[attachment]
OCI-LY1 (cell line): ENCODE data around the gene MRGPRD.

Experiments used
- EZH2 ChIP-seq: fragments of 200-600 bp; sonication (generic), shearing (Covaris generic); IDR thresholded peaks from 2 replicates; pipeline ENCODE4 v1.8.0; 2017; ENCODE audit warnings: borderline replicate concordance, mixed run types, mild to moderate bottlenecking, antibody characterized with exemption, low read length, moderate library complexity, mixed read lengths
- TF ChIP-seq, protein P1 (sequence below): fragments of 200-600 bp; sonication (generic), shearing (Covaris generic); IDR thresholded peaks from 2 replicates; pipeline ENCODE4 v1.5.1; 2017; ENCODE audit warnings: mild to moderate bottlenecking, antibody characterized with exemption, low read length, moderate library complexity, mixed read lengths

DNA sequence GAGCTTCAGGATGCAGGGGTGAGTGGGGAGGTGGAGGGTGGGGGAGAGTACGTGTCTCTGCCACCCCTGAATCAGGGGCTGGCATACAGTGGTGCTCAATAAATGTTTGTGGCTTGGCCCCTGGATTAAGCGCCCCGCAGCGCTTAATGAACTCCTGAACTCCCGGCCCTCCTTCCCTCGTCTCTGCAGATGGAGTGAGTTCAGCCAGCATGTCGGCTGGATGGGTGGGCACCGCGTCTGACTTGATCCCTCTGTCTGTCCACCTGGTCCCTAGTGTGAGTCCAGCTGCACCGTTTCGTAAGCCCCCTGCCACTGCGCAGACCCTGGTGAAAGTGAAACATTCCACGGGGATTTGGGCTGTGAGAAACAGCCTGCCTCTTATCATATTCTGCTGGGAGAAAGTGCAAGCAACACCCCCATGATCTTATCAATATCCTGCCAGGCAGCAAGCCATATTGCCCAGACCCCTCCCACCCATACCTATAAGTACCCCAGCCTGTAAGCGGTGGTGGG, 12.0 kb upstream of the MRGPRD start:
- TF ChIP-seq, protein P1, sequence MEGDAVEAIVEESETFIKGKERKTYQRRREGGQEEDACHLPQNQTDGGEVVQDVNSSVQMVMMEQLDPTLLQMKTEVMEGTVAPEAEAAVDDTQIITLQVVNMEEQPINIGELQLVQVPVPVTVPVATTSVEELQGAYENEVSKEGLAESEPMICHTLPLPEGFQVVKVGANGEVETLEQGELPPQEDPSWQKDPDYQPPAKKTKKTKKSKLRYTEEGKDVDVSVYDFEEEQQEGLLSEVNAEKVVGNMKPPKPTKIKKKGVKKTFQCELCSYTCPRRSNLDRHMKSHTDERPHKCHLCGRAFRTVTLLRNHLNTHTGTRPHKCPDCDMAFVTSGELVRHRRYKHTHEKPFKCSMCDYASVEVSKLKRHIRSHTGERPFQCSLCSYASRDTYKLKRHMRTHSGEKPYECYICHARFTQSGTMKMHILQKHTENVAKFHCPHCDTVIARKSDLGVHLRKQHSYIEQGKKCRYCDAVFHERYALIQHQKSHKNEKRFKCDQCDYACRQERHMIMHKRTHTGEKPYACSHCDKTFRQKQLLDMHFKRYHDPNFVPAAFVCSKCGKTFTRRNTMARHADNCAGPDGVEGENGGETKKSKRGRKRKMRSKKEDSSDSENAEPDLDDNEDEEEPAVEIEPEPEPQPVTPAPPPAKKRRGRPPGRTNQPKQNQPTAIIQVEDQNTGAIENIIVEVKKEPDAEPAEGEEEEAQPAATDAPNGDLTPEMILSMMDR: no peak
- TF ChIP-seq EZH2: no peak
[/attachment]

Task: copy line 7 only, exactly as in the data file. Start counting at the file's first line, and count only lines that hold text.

- TF ChIP-seq EZH2: no peak